Forbes’ Jeff Bercovici uncovered a rather startling trend over the past year – people may be naming their children after Arianna Huffington.
From 2010 to 2011, there was a major spike in the number of babies with the name Arianna and the numbers reveal an even larger spike in 2012 – granted from a very small sample size.
Bercovici spoke with Linda Murray, the editor-in-chief of BabyCenter, which tracks trends in baby names. She says that there has been a noticeable rise, but it’s still too early to tell if “’Arianna’ is on a rocket ride.” As of 2011, Arianna was ranked 32 on the list of most popular baby names for girls.
There is a link between popularity of name and news, and last year was big for William, Kate and Pippa given the royal wedding.
Also Read: Arianna Gives AOL TV a HuffPost Makeover
But seeing as there are not many famous Ariannas, this would suggest people are even paying attention to media news. It was in February of 2011 the AOL acquired Huffington’s Huffington Post, anointing Arianna the head of the newly formed AOL Huffington Post Media Group.
The media mogul has since been the subject of even more media attention than usual, and some see her as the heir apparent to CEO Tim Armstrong AOL.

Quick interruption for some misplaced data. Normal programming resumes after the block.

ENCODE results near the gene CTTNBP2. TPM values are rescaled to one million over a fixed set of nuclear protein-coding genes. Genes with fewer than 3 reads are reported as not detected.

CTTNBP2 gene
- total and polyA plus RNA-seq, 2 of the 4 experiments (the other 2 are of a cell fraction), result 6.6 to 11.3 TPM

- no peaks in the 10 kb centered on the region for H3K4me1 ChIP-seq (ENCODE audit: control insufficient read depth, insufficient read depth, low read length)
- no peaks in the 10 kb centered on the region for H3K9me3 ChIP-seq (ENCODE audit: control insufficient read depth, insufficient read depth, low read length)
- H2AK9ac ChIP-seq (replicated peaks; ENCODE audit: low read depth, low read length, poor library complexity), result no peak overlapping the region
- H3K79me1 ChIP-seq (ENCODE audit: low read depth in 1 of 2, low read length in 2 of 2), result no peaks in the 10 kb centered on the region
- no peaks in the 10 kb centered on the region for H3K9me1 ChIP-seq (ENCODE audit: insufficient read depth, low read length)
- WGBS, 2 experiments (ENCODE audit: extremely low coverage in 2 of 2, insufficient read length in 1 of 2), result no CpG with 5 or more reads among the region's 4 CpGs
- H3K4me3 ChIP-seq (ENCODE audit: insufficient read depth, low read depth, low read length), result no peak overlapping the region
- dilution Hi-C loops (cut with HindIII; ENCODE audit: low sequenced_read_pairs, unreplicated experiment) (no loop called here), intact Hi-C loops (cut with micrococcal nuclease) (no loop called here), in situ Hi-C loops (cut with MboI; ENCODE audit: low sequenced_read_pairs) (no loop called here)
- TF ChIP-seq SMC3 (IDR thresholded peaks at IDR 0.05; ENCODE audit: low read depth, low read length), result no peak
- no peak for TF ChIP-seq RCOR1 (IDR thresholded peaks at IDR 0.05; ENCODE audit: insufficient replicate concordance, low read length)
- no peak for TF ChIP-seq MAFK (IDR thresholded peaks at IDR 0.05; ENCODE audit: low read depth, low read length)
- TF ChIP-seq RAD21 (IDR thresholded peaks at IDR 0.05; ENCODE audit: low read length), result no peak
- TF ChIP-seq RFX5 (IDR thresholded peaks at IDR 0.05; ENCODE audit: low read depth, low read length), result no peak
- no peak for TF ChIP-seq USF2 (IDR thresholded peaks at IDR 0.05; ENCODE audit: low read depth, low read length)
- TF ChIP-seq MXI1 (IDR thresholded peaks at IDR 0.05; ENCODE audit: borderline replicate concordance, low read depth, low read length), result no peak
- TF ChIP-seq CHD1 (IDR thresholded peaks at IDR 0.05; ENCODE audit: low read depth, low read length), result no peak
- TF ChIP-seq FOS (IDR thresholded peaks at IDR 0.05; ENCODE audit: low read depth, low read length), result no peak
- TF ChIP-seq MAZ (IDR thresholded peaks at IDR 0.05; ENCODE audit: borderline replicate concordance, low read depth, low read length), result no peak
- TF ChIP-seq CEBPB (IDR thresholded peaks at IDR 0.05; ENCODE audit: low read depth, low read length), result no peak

But is Arianna well-known enough by the general populace to move the needle? Bercovici delivers some evidence that would suggest she is.
“A look at the historical trend suggests Huffington’s fame is exerting an upward pull on her name’s prevalence. According to data for the entire U.S. population gathered by the Social Security Administration, “Arianna” jumped into the top 100 names for girls in 2003, when it debuted at No. 86, up from No. 114 the year before. That was the year Huffington made headlines by running for governor of California. It hovered in the 80′s for three years, then started climbing again after 2005, the year the Huffington Post launched,” he writes.
That begs the question: what other names are eligible for a spike?
Katy Perry has had a huge year, but Katy is a pretty common name (just with a more normal spelling). Same goes for Michael Fassbender and Ryan Gosling. Both first names already rank in the top 20.
What about Steve Jobs? Neither Steve nor Steven can be found on that list.
How about Casey for Casey Anthony? Or Osama? Probably not.
But a little international flavor might be good. And there can only be one: Moammar, as in Gaddafi, because we’ve all learned you can spell that 500 different ways.
Any more ideas? We welcome them.